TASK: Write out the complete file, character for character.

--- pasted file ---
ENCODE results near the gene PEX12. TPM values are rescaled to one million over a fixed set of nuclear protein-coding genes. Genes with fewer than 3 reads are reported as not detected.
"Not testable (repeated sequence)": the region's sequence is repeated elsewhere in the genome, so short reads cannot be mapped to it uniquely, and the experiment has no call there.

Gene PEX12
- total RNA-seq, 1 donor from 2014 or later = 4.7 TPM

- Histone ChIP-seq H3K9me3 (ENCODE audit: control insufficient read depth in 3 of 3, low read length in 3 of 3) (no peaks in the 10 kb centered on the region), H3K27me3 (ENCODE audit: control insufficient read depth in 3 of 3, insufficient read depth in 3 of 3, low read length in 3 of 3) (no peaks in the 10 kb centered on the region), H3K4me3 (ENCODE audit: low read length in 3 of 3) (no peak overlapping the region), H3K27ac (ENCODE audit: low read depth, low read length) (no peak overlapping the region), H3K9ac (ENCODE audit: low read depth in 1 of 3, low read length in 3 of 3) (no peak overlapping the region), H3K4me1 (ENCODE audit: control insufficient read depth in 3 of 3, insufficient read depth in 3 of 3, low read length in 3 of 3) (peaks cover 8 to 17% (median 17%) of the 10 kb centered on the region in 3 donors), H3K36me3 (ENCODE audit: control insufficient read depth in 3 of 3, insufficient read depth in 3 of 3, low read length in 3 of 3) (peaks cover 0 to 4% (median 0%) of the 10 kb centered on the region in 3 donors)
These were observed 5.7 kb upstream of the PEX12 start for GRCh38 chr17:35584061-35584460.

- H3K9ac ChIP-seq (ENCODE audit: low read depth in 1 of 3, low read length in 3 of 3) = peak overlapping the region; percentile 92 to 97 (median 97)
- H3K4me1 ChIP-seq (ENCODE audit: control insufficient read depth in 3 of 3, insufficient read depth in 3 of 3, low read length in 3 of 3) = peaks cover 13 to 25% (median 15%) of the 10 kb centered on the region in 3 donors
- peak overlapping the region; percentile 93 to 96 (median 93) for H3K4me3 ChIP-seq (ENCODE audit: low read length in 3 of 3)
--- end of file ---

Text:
ENCODE results near the gene PEX12. TPM values are rescaled to one million over a fixed set of nuclear protein-coding genes. Genes with fewer than 3 reads are reported as not detected.
"Not testable (repeated sequence)": the region's sequence is repeated elsewhere in the genome, so short reads cannot be mapped to it uniquely, and the experiment has no call there.

Gene PEX12
- total RNA-seq, 1 donor from 2014 or later = 4.7 TPM

- Histone ChIP-seq H3K9me3 (ENCODE audit: control insufficient read depth in 3 of 3, low read length in 3 of 3) (no peaks in the 10 kb centered on the region), H3K27me3 (ENCODE audit: control insufficient read depth in 3 of 3, insufficient read depth in 3 of 3, low read length in 3 of 3) (no peaks in the 10 kb centered on the region), H3K4me3 (ENCODE audit: low read length in 3 of 3) (no peak overlapping the region), H3K27ac (ENCODE audit: low read depth, low read length) (no peak overlapping the region), H3K9ac (ENCODE audit: low read depth in 1 of 3, low read length in 3 of 3) (no peak overlapping the region), H3K4me1 (ENCODE audit: control insufficient read depth in 3 of 3, insufficient read depth in 3 of 3, low read length in 3 of 3) (peaks cover 8 to 17% (median 17%) of the 10 kb centered on the region in 3 donors), H3K36me3 (ENCODE audit: control insufficient read depth in 3 of 3, insufficient read depth in 3 of 3, low read length in 3 of 3) (peaks cover 0 to 4% (median 0%) of the 10 kb centered on the region in 3 donors)
These were observed 5.7 kb upstream of the PEX12 start for GRCh38 chr17:35584061-35584460.

- H3K9ac ChIP-seq (ENCODE audit: low read depth in 1 of 3, low read length in 3 of 3) = peak overlapping the region; percentile 92 to 97 (median 97)
- H3K4me1 ChIP-seq (ENCODE audit: control insufficient read depth in 3 of 3, insufficient read depth in 3 of 3, low read length in 3 of 3) = peaks cover 13 to 25% (median 15%) of the 10 kb centered on the region in 3 donors
- peak overlapping the region; percentile 93 to 96 (median 93) for H3K4me3 ChIP-seq (ENCODE audit: low read length in 3 of 3)